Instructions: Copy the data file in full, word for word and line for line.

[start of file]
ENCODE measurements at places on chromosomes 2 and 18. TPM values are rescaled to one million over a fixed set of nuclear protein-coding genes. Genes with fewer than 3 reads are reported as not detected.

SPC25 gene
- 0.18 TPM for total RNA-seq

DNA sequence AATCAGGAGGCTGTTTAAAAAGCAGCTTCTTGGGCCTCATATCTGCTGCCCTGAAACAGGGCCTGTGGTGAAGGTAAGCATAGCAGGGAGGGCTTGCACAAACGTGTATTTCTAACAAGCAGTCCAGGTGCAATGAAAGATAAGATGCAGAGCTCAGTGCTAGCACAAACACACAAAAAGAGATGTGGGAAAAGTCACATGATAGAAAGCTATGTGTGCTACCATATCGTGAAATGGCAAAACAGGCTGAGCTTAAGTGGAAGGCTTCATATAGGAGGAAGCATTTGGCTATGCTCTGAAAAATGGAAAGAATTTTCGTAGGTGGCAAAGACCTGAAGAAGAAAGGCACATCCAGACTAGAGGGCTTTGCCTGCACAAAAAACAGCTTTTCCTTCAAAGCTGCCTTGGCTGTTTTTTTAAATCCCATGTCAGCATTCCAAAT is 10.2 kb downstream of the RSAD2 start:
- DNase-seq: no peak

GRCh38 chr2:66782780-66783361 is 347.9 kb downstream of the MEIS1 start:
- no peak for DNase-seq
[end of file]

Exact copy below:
ENCODE measurements at places on chromosomes 2 and 18. TPM values are rescaled to one million over a fixed set of nuclear protein-coding genes. Genes with fewer than 3 reads are reported as not detected.

SPC25 gene
- 0.18 TPM for total RNA-seq

DNA sequence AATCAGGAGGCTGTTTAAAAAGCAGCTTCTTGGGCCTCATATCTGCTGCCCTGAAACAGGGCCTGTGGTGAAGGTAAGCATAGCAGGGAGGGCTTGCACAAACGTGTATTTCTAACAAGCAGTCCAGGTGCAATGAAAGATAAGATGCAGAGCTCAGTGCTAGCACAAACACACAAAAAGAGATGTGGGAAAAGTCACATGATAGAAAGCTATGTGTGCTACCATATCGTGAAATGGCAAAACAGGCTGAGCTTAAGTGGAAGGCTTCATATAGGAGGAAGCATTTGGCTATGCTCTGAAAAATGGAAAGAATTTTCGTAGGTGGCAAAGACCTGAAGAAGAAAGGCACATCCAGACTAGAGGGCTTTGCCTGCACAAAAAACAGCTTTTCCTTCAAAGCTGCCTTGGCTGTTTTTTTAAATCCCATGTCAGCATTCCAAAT is 10.2 kb downstream of the RSAD2 start:
- DNase-seq: no peak

GRCh38 chr2:66782780-66783361 is 347.9 kb downstream of the MEIS1 start:
- no peak for DNase-seq